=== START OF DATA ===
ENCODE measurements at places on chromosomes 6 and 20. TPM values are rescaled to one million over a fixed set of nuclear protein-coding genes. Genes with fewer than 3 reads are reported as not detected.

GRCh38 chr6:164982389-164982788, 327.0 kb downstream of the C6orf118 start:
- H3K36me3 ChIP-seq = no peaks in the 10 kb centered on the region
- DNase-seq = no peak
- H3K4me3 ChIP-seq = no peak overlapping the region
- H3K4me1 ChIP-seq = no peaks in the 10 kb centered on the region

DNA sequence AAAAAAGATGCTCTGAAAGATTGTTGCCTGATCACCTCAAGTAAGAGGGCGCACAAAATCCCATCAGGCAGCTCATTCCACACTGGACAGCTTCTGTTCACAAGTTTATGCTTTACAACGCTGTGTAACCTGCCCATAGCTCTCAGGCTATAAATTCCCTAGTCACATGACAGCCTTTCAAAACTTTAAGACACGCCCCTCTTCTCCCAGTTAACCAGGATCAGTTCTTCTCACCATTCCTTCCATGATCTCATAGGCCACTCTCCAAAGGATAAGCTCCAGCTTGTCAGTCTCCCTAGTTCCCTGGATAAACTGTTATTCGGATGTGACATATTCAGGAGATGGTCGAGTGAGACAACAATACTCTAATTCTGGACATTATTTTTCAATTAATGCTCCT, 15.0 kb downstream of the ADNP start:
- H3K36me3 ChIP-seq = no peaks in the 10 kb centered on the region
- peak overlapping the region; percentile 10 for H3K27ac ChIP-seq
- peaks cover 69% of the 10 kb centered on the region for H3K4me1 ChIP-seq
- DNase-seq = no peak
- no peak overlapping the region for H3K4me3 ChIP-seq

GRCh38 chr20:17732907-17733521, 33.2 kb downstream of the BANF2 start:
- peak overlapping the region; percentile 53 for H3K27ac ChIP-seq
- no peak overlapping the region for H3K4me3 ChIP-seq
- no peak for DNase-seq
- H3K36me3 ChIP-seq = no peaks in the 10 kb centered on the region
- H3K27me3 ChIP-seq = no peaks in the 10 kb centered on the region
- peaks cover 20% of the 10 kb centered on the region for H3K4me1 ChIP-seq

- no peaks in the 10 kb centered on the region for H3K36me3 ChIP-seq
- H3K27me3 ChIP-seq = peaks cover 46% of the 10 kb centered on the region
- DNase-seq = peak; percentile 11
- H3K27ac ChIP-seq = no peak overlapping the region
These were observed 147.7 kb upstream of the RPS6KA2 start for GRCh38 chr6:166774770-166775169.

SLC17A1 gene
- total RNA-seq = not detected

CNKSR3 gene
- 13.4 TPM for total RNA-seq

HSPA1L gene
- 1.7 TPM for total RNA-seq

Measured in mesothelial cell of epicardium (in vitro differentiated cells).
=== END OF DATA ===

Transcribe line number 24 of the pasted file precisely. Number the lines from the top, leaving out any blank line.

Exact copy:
These were observed 147.7 kb upstream of the RPS6KA2 start for GRCh38 chr6:166774770-166775169.